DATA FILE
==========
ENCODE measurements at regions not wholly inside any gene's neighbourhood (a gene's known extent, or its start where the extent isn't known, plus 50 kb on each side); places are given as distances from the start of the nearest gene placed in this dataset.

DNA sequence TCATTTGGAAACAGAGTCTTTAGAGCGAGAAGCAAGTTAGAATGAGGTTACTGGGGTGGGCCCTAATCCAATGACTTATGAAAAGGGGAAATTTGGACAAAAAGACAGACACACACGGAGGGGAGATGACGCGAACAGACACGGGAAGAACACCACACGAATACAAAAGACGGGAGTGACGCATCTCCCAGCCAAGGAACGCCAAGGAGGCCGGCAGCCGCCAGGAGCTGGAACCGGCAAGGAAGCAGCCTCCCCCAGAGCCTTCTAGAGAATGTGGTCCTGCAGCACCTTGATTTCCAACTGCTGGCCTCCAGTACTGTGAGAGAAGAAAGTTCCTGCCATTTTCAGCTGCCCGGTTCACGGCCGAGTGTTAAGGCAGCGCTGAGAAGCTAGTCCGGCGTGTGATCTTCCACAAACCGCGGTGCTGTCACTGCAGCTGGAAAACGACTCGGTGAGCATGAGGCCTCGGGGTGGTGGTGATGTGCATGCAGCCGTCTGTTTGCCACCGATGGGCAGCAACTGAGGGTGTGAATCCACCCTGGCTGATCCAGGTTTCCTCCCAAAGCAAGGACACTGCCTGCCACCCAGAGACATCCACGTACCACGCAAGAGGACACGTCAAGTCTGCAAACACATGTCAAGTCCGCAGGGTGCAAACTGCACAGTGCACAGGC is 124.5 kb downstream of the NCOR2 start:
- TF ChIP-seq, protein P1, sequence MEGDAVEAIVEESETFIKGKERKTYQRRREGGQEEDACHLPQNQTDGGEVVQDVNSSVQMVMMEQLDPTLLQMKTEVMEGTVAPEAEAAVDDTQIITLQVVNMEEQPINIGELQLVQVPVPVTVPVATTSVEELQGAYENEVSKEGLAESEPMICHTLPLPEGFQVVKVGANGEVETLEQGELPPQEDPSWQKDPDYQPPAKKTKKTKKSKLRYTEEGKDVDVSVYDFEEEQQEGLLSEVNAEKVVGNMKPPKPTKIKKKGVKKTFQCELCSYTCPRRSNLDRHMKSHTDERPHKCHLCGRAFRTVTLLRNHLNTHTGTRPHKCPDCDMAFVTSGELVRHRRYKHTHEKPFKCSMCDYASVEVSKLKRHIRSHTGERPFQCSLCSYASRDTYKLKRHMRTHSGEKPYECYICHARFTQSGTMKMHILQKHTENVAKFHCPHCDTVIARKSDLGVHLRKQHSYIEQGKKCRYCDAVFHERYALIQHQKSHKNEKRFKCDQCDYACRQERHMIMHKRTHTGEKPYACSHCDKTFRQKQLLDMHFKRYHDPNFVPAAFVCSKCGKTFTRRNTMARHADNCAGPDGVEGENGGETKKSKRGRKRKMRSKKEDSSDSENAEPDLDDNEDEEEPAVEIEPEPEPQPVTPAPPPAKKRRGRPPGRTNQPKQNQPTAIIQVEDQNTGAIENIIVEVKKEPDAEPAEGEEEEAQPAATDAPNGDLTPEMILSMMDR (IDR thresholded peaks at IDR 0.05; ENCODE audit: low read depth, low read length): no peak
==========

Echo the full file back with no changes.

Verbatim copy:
ENCODE measurements at regions not wholly inside any gene's neighbourhood (a gene's known extent, or its start where the extent isn't known, plus 50 kb on each side); places are given as distances from the start of the nearest gene placed in this dataset.

DNA sequence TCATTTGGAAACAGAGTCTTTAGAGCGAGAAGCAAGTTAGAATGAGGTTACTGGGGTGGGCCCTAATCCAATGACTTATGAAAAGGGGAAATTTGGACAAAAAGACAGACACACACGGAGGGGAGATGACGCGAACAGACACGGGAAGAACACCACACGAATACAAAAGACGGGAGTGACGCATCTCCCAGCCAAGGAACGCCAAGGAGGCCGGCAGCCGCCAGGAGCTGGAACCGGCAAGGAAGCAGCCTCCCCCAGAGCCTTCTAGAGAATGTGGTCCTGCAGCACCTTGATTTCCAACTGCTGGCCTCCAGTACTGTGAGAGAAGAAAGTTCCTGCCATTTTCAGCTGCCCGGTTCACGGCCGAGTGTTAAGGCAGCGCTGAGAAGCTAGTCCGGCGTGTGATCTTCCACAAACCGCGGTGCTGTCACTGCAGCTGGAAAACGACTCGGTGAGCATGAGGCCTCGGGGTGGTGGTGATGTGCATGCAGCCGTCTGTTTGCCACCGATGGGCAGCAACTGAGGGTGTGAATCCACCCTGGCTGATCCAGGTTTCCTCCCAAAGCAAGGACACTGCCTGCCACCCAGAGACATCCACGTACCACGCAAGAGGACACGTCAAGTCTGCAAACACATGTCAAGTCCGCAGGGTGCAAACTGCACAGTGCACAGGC is 124.5 kb downstream of the NCOR2 start:
- TF ChIP-seq, protein P1, sequence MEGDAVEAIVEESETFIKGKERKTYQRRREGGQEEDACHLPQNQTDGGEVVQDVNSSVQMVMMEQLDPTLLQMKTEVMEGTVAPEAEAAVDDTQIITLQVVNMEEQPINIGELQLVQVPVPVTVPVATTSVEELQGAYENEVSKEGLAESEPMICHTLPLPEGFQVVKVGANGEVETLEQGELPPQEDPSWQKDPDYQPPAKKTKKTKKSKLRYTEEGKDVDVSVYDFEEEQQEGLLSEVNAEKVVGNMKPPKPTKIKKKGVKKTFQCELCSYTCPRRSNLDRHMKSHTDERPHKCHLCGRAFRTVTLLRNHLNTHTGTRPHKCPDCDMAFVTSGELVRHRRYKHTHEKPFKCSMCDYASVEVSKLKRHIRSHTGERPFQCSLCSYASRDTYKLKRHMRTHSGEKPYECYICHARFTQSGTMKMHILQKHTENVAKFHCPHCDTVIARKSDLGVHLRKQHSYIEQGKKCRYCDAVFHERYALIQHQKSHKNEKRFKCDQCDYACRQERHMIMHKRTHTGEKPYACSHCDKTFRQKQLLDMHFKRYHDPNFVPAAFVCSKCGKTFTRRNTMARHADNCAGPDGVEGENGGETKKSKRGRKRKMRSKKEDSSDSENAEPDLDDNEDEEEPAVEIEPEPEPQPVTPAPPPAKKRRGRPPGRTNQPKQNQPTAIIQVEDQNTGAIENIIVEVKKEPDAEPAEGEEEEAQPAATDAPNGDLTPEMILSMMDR (IDR thresholded peaks at IDR 0.05; ENCODE audit: low read depth, low read length): no peak